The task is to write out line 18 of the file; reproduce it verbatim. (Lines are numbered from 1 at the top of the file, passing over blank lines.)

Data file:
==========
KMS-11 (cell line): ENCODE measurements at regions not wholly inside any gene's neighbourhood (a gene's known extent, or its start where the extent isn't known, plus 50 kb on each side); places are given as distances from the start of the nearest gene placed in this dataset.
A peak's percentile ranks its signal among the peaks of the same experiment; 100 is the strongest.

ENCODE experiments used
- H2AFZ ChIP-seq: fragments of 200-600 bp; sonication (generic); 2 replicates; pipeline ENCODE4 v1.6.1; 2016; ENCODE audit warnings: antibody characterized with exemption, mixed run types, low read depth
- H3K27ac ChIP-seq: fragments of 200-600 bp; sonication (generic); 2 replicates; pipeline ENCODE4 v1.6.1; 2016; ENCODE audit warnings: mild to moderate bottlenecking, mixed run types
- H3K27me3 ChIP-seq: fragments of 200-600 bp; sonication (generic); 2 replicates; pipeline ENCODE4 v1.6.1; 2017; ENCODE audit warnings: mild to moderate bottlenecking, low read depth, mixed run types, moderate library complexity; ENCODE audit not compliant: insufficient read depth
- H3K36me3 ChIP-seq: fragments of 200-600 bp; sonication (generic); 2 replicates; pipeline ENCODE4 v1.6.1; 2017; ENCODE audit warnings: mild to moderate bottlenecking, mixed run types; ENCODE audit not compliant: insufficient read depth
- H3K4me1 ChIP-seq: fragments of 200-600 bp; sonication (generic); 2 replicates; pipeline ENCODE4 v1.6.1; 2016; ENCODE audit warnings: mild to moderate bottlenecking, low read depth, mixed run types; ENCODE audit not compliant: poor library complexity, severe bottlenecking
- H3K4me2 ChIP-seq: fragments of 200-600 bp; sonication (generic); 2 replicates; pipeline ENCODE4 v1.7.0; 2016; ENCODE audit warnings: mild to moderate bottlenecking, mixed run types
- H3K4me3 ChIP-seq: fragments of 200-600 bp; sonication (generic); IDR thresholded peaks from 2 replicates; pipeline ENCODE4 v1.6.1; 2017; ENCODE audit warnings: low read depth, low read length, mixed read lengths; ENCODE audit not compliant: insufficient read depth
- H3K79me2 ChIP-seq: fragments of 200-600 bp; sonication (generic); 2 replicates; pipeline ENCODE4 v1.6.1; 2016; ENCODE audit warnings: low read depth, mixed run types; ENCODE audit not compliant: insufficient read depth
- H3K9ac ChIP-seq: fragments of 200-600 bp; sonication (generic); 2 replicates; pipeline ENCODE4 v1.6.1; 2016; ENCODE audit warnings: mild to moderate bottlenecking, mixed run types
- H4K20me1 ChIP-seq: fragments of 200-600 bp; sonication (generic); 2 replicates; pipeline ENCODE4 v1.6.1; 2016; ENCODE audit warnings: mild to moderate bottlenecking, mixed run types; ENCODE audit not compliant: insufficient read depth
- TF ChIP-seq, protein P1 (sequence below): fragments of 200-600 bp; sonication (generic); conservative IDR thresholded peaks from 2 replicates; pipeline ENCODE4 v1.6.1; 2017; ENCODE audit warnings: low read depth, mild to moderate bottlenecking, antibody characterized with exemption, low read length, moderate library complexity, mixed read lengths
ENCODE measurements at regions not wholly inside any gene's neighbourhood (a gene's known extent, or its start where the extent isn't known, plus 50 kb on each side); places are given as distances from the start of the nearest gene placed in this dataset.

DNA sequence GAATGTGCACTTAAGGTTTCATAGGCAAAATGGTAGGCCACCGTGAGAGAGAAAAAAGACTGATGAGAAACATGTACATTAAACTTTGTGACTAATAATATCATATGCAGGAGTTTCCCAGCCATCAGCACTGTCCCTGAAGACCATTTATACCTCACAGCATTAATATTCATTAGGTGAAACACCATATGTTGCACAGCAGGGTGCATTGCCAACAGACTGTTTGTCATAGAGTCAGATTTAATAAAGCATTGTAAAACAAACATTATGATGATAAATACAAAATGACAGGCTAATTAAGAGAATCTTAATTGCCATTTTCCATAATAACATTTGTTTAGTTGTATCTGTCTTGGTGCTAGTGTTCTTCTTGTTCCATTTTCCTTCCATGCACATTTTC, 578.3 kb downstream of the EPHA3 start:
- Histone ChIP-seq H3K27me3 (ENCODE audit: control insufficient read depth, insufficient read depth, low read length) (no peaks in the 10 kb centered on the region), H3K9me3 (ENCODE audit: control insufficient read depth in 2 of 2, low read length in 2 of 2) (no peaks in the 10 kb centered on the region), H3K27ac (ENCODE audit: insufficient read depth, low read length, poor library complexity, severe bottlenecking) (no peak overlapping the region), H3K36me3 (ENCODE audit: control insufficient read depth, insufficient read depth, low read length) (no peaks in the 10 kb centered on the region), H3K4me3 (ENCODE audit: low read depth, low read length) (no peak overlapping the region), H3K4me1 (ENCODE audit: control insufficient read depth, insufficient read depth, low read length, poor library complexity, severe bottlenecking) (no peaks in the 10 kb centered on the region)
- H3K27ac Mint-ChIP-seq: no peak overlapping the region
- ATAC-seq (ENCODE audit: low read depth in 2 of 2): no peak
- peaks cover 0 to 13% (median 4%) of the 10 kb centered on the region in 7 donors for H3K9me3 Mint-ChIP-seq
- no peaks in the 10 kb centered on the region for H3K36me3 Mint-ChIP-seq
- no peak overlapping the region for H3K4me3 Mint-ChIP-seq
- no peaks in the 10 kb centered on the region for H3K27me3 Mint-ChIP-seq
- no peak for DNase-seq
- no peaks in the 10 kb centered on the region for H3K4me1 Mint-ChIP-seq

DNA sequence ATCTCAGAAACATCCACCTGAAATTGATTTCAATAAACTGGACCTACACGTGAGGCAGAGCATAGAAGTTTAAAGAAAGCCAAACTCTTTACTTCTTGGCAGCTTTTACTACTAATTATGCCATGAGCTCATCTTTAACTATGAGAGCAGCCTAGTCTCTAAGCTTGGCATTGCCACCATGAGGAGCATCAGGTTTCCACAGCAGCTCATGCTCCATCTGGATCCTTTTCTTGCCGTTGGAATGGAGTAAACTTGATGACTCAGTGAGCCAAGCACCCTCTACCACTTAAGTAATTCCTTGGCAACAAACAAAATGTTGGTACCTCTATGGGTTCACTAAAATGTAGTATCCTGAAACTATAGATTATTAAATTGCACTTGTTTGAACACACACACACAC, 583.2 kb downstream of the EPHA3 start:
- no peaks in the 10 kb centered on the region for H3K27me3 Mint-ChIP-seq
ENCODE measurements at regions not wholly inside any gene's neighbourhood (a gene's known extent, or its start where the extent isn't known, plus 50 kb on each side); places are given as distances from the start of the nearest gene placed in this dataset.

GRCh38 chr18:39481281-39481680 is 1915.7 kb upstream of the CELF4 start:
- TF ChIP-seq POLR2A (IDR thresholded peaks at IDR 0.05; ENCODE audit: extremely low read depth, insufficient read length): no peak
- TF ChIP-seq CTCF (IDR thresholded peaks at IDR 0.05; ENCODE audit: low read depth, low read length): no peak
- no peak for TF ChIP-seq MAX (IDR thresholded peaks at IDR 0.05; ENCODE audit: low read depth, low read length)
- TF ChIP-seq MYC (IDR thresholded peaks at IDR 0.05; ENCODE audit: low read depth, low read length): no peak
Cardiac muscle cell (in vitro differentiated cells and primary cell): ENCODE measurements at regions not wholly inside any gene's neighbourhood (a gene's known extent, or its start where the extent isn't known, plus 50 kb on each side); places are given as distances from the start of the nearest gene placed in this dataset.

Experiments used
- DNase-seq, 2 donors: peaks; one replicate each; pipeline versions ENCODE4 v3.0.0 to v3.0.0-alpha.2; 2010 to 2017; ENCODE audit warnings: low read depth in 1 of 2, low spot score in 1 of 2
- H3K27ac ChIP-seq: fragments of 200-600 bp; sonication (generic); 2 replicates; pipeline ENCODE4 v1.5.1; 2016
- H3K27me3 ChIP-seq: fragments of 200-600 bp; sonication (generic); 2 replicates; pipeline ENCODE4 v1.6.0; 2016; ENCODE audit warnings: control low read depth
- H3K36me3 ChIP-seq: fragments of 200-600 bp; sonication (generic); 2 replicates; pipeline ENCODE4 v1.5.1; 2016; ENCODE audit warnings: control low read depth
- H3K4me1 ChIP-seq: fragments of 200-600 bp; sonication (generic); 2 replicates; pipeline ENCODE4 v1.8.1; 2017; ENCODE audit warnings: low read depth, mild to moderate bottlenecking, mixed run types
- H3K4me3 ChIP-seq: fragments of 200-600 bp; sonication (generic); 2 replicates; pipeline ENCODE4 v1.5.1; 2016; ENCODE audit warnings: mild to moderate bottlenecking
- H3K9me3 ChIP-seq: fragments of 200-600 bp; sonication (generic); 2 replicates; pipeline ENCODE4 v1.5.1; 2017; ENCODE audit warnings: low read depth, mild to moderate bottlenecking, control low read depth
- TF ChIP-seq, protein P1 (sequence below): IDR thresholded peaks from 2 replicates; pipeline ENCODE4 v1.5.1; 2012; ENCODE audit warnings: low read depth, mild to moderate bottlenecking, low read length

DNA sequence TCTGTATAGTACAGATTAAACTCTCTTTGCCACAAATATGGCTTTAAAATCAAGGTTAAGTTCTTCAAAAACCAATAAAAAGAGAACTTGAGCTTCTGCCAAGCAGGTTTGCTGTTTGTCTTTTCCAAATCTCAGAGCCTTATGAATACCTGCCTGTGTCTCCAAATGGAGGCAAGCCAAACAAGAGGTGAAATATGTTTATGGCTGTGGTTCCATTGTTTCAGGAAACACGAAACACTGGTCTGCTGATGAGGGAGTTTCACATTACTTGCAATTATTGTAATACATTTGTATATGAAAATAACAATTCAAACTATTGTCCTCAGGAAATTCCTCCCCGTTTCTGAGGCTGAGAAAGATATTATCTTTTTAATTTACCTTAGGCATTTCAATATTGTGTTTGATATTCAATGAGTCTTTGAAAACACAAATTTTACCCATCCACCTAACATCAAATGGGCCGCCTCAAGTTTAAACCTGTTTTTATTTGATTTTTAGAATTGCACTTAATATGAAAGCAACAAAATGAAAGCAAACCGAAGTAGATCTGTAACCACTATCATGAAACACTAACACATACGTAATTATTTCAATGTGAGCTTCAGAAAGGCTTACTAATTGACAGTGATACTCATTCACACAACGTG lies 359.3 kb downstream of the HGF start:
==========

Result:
- H3K27ac Mint-ChIP-seq: no peak overlapping the region